In terms of demographics, younger people aged 18-34 are significantly more likely than average to report increases in time or money spent on at least one gambling activity, or to have taken up new activities. 18-34-year-old men and women who have gambled recently are roughly equally likely to have taken up new gambling activities since the lockdown started. Increases in money or time spent on one or more products are particularly associated with young men, although young women also over-index compared to the average.

d.     And we have seen a slight decrease in the number of sessions over an hour. 

Between April and May 2020, the average session length reported by operators has once again not changed. Within that, however, the number of sessions which lasted more than one hour decreased slightly to 2,085,023, set against an increase in the overall number of sessions. This means that the proportion of sessions lasting in excess of one hour has fallen slightly during May.


[1] From 16 March to 15 June

[2] From the biggest operators, covering approximately 80% of the online gambling market under the Gambling Act, noting that it may include some duplication of customer numbers where it is not possible to identify unique customers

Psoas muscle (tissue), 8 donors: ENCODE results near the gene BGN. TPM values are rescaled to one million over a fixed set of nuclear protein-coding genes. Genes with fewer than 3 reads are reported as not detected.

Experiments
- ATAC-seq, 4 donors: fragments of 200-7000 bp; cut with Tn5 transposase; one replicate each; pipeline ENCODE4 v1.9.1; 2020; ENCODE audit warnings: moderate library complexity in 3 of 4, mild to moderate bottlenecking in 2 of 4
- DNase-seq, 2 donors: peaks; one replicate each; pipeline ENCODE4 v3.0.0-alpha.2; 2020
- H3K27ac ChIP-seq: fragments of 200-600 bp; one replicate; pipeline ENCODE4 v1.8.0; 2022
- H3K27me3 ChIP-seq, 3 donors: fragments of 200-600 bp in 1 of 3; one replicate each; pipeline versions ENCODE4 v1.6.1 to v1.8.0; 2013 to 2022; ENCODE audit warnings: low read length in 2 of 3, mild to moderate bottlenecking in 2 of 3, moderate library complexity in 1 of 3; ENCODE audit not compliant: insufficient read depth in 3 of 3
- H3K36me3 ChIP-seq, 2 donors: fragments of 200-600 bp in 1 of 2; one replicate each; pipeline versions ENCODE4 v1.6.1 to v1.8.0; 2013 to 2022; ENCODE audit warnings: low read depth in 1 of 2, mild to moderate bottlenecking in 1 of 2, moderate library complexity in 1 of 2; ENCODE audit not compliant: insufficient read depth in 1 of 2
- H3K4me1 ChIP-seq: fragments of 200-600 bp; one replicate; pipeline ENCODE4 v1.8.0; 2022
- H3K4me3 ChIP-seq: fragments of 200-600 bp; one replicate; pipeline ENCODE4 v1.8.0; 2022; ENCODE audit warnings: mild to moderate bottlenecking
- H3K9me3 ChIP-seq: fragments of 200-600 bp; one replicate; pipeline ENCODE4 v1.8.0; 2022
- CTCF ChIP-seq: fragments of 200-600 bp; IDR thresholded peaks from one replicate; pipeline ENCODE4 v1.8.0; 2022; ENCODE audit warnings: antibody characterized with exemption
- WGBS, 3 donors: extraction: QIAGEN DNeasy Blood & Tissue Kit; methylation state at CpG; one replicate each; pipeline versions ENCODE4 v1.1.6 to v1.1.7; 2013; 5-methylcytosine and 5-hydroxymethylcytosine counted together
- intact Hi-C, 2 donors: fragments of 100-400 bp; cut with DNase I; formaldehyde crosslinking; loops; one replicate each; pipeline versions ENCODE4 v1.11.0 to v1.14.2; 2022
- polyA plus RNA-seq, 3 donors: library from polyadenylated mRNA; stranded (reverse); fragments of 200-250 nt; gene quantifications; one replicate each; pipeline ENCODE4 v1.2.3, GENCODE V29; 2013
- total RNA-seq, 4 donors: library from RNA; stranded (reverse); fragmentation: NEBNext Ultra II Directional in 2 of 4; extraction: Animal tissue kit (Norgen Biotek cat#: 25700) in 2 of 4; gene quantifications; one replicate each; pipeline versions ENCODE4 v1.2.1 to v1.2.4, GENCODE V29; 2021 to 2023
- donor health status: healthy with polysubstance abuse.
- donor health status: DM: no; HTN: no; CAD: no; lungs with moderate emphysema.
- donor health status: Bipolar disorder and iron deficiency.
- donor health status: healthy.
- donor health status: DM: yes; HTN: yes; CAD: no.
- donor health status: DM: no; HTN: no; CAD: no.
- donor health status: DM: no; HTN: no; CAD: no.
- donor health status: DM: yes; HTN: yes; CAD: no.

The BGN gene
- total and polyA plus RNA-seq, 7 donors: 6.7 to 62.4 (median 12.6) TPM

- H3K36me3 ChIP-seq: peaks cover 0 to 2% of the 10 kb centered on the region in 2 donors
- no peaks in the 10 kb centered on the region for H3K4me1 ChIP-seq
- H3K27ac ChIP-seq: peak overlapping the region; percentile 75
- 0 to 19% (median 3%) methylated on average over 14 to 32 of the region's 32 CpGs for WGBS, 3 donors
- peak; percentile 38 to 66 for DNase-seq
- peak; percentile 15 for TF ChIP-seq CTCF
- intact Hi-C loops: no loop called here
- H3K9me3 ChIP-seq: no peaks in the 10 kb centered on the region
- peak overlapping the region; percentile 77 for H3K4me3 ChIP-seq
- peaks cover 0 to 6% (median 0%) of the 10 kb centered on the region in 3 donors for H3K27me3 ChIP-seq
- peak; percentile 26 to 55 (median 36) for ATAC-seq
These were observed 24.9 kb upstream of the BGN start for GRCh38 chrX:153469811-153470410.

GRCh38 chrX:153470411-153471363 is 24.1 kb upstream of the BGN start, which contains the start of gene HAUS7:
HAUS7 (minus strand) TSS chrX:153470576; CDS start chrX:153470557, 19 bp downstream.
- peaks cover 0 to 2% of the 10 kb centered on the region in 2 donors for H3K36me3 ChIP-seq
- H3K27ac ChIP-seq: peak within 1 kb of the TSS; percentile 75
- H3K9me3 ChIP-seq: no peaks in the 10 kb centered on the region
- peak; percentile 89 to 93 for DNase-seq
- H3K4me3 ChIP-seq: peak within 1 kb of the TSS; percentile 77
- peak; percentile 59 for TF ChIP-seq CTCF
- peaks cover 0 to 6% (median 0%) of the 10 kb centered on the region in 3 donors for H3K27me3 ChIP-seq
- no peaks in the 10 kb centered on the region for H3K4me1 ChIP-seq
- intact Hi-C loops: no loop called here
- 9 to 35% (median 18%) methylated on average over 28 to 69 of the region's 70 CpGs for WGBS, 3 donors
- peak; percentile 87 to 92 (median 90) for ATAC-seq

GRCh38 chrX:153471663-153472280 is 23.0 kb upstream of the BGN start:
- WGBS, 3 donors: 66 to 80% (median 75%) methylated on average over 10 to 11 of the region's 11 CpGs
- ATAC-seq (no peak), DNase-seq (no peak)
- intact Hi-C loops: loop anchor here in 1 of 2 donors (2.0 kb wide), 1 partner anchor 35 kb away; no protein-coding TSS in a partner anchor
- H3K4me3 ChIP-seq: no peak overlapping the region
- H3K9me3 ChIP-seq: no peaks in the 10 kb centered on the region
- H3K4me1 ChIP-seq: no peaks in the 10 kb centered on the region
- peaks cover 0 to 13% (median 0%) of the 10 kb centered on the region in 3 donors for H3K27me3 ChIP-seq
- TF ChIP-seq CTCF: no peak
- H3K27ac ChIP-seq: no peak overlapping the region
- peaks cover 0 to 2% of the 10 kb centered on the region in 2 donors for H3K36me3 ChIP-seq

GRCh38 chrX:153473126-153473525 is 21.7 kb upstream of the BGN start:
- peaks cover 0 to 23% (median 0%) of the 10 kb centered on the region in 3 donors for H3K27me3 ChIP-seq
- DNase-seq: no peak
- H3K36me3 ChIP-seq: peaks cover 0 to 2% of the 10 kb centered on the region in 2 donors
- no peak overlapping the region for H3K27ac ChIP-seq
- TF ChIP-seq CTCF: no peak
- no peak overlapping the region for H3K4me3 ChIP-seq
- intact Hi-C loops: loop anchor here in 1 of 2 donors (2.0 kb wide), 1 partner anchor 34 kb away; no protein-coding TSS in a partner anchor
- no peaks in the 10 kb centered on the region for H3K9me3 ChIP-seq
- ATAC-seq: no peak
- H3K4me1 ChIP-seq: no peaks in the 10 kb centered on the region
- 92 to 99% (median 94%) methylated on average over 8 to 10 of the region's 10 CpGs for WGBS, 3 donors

[3] As part of our regular research programme, we publish a range of official statistics on consumer gambling participation and the prevalence of problem gambling. Official statistics are published on a quarterly basis from our telephone survey, via an annual gambling behaviour report and via Health Surveys approximately every two years.  These official statistics remain our most robust and trusted sources of gambling participation and problem gambling data.

However, the pre-defined timings of the surveys that contribute to our official statistics have not allowed us to provide regular reports on the impact of Covid-19 during the lockdown period.

Therefore, in response to the Covid-19 outbreak, The Gambling Commission commissioned questions on YouGov’s Covid-19 tracker, a weekly online survey of around 2,000 adults in Great Britain, which has enabled us to monitor key metrics including:

  • Changes in gambling participation
  • How many people are taking up gambling activities for the first time
  • How many people are increasing the time or money they spend on gambling
  • Awareness of marketing for different types of gambling